Energy Transfer: Buy, Sell, or Hold?


Investors looking for an ultra-high-yield investment opportunity will likely be attracted to Energy Transfer (NYSE: ET). This midstream master limited partnership (MLP) is offering a huge 8.7% distribution yield, which is well above the market’s scant 1.4% yield. But Energy Transfer isn’t the only option in the midstream sector to consider. Comparing it to industry bellwether Enterprise Products Partners (NYSE: EPD) may help you make a better buy, sell, or hold decision.

Energy Transfer’s yield is a winner, but not its distribution

When you pit Energy Transfer against Enterprise Products Partners on distribution yield, Energy Transfer’s 8.7% yield is the winner. Enterprise’s yield is more than a percentage point lower at 7.3%. That’s a big difference if you are a dividend investor trying to live off of the income your portfolio generates.

A hand stopping falling dominos from overturning a stack of coins.

Image source: Getty Images.

But, if that is what you are trying to do, there’s another bit of information here that you can’t ignore. Enterprise has increased its dividend annually for 25 consecutive years. That period includes the incredibly deep Great Recession and the turbulence around the coronavirus pandemic, which was particularly difficult on the energy industry. Energy Transfer’s distribution history isn’t nearly as good; it materially reduced its distribution during the coronavirus pandemic.

ET Dividend Chart

ET Dividend Chart

It is hard to live off a distribution that has been cut, even if that cut was only temporary. Basically, just when you would have probably most needed the income from Energy Transfer, the MLP would have let you down.

Energy Transfer’s total returns lag a bit behind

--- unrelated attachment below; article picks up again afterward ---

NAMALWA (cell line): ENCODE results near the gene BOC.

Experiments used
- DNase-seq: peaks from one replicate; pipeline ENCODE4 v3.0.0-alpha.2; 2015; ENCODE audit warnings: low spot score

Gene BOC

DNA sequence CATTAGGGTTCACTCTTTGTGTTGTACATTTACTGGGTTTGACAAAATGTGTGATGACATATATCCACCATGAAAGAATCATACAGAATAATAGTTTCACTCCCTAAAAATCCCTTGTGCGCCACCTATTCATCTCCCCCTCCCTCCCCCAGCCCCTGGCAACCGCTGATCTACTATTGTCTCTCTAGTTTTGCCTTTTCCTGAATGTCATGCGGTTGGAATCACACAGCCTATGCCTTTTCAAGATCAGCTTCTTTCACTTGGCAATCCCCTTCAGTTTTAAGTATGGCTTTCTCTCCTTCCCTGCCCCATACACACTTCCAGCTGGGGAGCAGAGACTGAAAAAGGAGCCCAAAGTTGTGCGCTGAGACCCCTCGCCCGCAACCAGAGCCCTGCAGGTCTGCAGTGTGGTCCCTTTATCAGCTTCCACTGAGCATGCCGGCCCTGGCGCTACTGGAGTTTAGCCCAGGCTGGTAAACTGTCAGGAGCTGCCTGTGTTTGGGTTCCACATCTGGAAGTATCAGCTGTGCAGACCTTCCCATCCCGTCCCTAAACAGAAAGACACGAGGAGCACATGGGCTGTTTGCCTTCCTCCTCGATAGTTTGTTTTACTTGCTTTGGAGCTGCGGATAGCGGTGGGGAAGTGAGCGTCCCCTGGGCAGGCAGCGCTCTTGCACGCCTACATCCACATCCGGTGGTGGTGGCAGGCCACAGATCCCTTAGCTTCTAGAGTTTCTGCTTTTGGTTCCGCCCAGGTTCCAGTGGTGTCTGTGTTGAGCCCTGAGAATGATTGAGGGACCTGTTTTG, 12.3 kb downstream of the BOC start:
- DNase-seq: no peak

The high yields on offer from Energy Transfer and Enterprise Products Partners are likely to represent the lion’s share of total returns here. This is at least partly because most of the best opportunities in the midstream sector have been exploited at this point. So that distribution cut was a bigger deal than it may at first seem. But the higher yield on offer from Energy Transfer today might give it a leg up in the minds of some investors.

ET Chart

ET Chart

That’s not unreasonable. However, if you take a longer-term view here, the story still favors Enterprise. Looking at the total returns of both Energy Transfer and Enterprise over the past decade, Enterprise comes out on top, as the chart above highlights. Total return assumes that distributions are reinvested. Even if we only consider price change, the comparison still still comes out in favor of Enterprise over that 10-year period.

The past doesn’t predict the future, but add the past performance to Enterprise’s more reliable distribution, and it seems like most investors would be better off than if they owned Energy Transfer.

There’s a trust issue at Energy Transfer

There’s one last nuance here that will be important for conservative income investors to consider. In 2015, Energy Transfer agreed to buy peer Williams Companies (NYSE: WMB). The energy sector started to struggle at about that time, and Energy Transfer got cold feet because going through with the purchase would have required a dividend cut, a material increase in debt, or perhaps both.

It was able to scuttle the deal. But that process included the company issuing convertible securities, a material portion of which were bought by the CEO. The converts would have, effectively, protected the CEO from the impact of a dividend cut if the Williams merger were to have been completed as planned. While that CEO is not the current CEO, he is still the chairman of the board of directors. It would be completely reasonable for investors to have trust issues here. Not that Enterprise Products Partners is perfect, but it doesn’t have that type of trust-damaging event in its history.

There are better choices

High yields are wonderful, but you have to make sure the risk/reward balance makes sense for you. Given Energy Transfer’s less-than-desirable distribution history, historical total returns, and the troubling events around the cancellation of the Williams merger, the risk here seems fairly high. Most investors would probably be better off looking at a lower-yielding peer like Enterprise Products Partners.

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Reuben Gregg Brewer has no position in any of the stocks mentioned. The Motley Fool recommends Enterprise Products Partners. The Motley Fool has a disclosure policy.

Energy Transfer: Buy, Sell, or Hold? was originally published by The Motley Fool



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